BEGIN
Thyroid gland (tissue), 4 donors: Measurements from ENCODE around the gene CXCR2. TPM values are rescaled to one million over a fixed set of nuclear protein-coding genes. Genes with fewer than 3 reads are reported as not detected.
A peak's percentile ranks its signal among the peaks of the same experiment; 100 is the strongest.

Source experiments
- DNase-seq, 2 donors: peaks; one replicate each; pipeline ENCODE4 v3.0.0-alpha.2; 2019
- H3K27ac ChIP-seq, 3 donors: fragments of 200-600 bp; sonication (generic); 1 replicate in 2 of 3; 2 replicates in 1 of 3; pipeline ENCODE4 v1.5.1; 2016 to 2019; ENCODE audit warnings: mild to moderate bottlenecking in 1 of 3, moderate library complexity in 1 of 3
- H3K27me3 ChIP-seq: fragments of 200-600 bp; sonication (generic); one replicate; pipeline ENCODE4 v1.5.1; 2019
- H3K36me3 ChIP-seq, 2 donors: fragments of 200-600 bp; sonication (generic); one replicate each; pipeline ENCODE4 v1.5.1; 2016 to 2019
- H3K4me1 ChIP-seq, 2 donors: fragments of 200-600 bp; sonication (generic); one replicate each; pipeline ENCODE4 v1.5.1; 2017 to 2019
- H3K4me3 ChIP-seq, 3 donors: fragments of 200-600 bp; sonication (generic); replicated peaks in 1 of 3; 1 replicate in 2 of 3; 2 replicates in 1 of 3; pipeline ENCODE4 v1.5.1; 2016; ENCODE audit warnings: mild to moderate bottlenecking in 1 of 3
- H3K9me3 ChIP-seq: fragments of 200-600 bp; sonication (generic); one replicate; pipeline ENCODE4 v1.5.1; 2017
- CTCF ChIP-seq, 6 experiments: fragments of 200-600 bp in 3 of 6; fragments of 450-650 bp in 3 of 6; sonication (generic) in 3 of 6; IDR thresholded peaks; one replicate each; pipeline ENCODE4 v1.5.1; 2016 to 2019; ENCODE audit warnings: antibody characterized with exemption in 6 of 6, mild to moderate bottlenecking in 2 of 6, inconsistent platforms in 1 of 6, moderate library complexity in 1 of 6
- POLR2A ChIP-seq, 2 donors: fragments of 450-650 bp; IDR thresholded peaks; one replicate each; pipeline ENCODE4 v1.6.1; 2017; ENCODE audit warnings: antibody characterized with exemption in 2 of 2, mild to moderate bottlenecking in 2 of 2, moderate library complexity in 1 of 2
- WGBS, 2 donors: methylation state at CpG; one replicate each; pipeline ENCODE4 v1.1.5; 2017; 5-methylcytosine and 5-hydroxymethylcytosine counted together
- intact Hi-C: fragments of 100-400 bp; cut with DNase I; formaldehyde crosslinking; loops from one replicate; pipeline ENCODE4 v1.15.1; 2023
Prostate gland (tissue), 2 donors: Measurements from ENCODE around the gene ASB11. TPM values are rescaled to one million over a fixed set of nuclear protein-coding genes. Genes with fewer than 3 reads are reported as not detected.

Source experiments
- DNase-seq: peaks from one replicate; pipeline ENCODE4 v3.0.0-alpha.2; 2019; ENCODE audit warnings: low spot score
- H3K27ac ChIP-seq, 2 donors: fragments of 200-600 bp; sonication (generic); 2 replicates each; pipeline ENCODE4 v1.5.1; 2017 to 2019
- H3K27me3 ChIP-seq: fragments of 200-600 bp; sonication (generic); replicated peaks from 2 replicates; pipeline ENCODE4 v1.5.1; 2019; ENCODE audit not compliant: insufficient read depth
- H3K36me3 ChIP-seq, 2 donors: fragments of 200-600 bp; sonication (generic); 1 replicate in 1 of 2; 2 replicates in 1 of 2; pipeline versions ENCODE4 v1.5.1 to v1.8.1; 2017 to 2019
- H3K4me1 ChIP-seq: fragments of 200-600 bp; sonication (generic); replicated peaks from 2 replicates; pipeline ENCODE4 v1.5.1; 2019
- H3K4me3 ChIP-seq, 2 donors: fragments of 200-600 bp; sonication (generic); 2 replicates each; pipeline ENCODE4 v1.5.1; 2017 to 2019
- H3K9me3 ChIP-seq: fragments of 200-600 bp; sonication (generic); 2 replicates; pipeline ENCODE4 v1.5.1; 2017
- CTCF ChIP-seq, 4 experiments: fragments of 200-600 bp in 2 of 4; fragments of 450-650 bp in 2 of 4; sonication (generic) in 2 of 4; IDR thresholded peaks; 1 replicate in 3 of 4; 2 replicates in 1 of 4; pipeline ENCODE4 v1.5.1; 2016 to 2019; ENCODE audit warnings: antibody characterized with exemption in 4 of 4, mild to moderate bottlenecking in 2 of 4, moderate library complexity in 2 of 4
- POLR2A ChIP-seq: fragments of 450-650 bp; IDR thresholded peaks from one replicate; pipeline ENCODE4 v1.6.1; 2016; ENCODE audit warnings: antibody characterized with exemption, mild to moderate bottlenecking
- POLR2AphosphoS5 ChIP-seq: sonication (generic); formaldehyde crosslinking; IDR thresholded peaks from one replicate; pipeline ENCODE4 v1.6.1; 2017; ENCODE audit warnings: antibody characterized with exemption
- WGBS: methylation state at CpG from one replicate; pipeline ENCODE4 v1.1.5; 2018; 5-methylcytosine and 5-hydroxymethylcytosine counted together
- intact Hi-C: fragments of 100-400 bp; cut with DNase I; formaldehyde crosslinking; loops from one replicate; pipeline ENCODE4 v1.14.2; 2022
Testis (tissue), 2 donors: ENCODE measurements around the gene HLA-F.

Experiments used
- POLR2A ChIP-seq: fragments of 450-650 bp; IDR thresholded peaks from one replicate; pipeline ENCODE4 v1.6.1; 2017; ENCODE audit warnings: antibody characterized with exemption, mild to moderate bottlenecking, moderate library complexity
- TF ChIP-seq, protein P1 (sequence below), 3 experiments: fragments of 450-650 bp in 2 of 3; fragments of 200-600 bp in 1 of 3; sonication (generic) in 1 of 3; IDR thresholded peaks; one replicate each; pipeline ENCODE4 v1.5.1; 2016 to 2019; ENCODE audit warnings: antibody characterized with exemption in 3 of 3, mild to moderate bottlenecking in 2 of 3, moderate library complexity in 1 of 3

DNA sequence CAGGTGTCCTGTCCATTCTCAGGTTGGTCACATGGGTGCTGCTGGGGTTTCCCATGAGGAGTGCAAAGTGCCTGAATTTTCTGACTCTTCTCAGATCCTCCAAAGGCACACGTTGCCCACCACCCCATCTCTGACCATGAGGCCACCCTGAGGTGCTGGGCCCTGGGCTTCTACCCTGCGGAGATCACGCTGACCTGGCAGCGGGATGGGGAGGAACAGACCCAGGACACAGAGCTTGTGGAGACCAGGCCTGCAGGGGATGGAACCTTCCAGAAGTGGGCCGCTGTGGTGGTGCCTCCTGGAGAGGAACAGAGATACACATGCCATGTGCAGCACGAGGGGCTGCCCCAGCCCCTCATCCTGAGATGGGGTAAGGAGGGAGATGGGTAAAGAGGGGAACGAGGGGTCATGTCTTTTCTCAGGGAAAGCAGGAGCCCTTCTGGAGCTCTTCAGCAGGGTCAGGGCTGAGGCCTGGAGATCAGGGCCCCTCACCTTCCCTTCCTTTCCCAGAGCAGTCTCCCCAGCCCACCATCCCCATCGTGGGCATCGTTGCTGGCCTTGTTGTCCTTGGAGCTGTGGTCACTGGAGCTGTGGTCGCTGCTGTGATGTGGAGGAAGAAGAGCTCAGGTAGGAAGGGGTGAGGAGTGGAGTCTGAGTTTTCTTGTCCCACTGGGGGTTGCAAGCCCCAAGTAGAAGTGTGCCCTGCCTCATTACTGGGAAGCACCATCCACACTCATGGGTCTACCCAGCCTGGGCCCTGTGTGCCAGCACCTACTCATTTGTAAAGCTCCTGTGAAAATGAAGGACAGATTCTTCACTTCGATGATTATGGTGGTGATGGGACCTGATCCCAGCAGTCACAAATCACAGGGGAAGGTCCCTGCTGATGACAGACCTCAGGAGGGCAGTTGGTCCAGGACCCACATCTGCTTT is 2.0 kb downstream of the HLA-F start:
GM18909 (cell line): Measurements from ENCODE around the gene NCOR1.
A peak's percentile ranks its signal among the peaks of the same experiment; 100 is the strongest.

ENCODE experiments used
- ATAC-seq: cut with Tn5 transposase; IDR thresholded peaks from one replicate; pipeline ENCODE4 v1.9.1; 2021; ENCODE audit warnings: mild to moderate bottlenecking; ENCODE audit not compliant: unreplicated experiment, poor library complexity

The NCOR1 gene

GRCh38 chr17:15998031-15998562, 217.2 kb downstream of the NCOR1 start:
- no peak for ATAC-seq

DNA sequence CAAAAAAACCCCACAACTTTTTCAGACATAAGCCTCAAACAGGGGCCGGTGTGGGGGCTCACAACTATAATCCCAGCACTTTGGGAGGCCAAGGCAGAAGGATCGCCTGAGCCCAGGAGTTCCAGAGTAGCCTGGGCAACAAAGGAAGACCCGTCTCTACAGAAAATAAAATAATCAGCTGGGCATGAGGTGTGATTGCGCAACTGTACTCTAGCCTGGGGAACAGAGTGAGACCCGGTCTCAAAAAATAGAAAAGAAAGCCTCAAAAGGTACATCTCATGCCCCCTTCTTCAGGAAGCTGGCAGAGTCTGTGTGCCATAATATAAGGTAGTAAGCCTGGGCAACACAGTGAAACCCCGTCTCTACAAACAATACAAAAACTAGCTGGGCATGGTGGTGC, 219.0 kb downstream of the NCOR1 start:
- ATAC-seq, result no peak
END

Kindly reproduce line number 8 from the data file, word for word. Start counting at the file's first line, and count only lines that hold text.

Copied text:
- H3K4me1 ChIP-seq, 2 donors: fragments of 200-600 bp; sonication (generic); one replicate each; pipeline ENCODE4 v1.5.1; 2017 to 2019